With one decade of the ’00s down, it would seem that now is a particularly apt time to revisit and reflect upon African music’s influence on Western pop music. In just the past couple years alone, artists ranging from Vampire Weekend to Yeasayer to M.I.A., and even Surfer Blood, a band who shares much more in common with Weezer than Fela Kuti, have been infusing their distinctive brands of pop and indie rock with elements of highlife or Afro-beat. Yet all of these artists’ fans are still probably green to the diverse and sprawling history of highlife, and I certainly can’t fault them for that. Seeking out African sounds takes a certain level of commitment and curiosity, particularly when record stores are dwindling in numbers, and many of them don’t carry an exceptionally diverse selection of highlife.
A certain number of archivist labels are making an effort to partially rectify that, however, and chief among these curatorial overachievers is Soundway, which has already released several collections highlighting blues, rock, disco and, of course, highlife, from Nigeria and Ghana. The latest in the ongoing series is Nigeria Special, Vol. 2, which covers blues and highlife from the 1970s. Now, highlife, for those who aren’t especially well-versed in the genre, is a style of music that originated in Ghana with roots in calypso and palm-wine music, while ultimately incorporating elements of European music, R&B, blues and funk. It’s older than rock ‘n’ roll and it’s gone through just as much evolution over the years, but on Nigeria Special, Vol. 2, what we hear is a sound with a heavy influence from rock and jazz, which is strikingly apparent in the first track, Fubura Seikbo’s “Psychedelic Baby,” which is a touch trippy, as could be expected from the title.
Guitars, fluid and spindly, flowing and gorgeous, run wild across the compilation’s 19 tracks (or 22 if you opt for the triple-LP), marking one of the most distinctive aesthetics of the highlife sound. There’s a ramshackle jangle to Blacks Zenith’s “Shango Oba Omina,” though its main attraction are its big and buoyant horns, adding a streak of color across its rhythmic shuffle. Some gorgeous riffs kick off the laid back “Ibi Awo Iyi” by the Professional Seagulls Dance Band of Port Harcourt, while The Otarus’ “Omohupa” is melodically gorgeous in its descending guitar riffs. The People Star’s “Onwu Dinjo” stretches out across six and a half minutes with a bright and celebratory sound, and of course, more wonderfully shimmering guitar.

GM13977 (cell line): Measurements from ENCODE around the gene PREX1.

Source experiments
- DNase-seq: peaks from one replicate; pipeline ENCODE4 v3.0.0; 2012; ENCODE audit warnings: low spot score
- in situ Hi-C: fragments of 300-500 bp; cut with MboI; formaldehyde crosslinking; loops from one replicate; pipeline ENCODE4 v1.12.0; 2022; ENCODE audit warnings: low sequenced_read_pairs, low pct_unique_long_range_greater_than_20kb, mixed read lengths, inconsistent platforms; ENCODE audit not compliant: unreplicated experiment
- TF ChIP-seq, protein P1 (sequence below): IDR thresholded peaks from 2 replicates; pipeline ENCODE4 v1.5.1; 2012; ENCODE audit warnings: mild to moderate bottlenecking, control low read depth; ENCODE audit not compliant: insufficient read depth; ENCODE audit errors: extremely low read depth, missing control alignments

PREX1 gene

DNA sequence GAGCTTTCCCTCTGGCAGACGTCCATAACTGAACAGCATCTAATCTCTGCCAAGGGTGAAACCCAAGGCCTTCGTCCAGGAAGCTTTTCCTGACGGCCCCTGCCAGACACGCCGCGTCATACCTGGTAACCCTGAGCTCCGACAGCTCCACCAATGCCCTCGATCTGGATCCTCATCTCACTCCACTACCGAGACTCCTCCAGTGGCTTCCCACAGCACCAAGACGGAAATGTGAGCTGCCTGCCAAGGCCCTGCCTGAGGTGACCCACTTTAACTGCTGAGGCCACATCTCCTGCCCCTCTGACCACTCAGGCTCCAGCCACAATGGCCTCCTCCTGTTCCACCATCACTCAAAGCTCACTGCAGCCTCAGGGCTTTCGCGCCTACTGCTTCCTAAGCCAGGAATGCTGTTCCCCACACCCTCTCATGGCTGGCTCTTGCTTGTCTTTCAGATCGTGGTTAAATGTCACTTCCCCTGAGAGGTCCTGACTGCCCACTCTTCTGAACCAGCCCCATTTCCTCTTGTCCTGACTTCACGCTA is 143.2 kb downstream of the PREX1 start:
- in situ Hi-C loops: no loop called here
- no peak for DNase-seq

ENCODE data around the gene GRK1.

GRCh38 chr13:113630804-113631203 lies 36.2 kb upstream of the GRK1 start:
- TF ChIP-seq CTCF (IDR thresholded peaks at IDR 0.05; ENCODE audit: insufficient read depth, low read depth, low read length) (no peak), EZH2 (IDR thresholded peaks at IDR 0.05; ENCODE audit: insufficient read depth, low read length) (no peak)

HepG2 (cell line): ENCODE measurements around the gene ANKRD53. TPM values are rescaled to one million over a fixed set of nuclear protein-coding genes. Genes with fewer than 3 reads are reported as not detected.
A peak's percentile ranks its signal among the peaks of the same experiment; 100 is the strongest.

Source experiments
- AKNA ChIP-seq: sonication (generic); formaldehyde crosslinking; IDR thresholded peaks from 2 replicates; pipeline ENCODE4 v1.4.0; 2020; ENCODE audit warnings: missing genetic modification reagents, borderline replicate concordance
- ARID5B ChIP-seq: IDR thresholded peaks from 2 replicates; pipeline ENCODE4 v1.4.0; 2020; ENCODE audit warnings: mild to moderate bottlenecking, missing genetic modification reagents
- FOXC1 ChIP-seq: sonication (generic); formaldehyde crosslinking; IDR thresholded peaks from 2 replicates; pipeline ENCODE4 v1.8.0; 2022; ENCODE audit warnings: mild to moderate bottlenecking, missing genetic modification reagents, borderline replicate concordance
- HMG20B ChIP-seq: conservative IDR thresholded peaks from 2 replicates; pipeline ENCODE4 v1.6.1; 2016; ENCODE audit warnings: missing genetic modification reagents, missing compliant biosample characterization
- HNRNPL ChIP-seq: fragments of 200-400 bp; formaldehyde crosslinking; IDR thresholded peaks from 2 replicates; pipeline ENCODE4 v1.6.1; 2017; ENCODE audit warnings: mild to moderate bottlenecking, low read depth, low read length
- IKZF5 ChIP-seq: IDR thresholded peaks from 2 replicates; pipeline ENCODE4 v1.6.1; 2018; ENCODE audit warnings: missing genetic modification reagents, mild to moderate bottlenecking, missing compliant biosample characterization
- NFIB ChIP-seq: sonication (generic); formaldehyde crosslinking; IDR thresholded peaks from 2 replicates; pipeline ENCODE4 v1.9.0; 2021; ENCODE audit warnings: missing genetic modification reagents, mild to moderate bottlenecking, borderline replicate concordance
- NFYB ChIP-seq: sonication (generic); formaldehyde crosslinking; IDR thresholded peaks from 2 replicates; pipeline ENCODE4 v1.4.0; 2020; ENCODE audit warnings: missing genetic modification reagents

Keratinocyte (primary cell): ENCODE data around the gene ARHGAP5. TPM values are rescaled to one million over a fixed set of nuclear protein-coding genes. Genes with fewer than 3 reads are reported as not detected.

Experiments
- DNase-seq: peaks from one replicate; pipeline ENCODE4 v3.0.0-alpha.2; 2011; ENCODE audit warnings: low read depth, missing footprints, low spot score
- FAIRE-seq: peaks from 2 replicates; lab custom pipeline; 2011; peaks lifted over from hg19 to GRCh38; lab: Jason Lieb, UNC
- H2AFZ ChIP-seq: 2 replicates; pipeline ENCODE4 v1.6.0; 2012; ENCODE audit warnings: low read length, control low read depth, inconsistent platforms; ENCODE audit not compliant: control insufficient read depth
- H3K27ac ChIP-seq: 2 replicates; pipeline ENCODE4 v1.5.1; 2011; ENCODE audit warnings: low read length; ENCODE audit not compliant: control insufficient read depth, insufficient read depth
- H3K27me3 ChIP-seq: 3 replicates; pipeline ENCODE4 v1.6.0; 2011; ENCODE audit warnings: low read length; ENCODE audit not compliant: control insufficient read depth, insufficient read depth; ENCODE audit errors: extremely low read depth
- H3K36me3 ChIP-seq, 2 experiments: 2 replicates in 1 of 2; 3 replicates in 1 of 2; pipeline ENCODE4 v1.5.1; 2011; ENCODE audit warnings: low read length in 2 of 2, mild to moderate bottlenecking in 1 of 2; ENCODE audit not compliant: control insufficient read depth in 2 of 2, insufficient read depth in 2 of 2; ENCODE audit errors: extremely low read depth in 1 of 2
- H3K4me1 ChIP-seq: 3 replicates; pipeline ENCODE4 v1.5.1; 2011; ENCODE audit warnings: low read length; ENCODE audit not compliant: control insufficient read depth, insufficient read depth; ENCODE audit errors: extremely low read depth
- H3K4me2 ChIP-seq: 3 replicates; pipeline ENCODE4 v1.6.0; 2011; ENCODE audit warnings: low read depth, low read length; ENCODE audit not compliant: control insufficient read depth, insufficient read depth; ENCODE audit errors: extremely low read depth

There are, of course, some curiosities to be found here, such as Twins Seven – Seven & His Golden Cabretas’ “Totobiroko (Ogbele),” which is built primarily from vibraphone and hand percussion, with no guitar or horns to be found. Meanwhile, The Don Isaac Ezekiel Combination turns “The Lord’s Prayer” (really) into a super funky jam. Joy Nwosu & Dan Satch’s “Ewo Umu Agbogho” is generally laid back, but has some of the most operatic vocals on the entire set. And Tunji Oyelana & The Benders’ “Iwo Ko La Dami” is as close as any of these tracks come to the hard funk of Afro-beat.
Much like the other entries in the Africa Special series, Nigeria Special Vol. 2 strikes the rare balance of providing both a good introduction to newcomers to the genre, and a great new addition to the collections of those who may be more knowledgeable about highlife and Afrobeat. Pair this with Soundway’s previously released collections of Nigerian rock, disco and Afrobeat, and you’ve got one killer box set.
Jeff Terich is the founder and editor of Treble. He's been writing about music for 20 years and has been published at American Songwriter, Bandcamp Daily, Reverb, Spin, Stereogum, uDiscoverMusic, VinylMePlease and some others that he's forgetting right now. He's still not tired of it.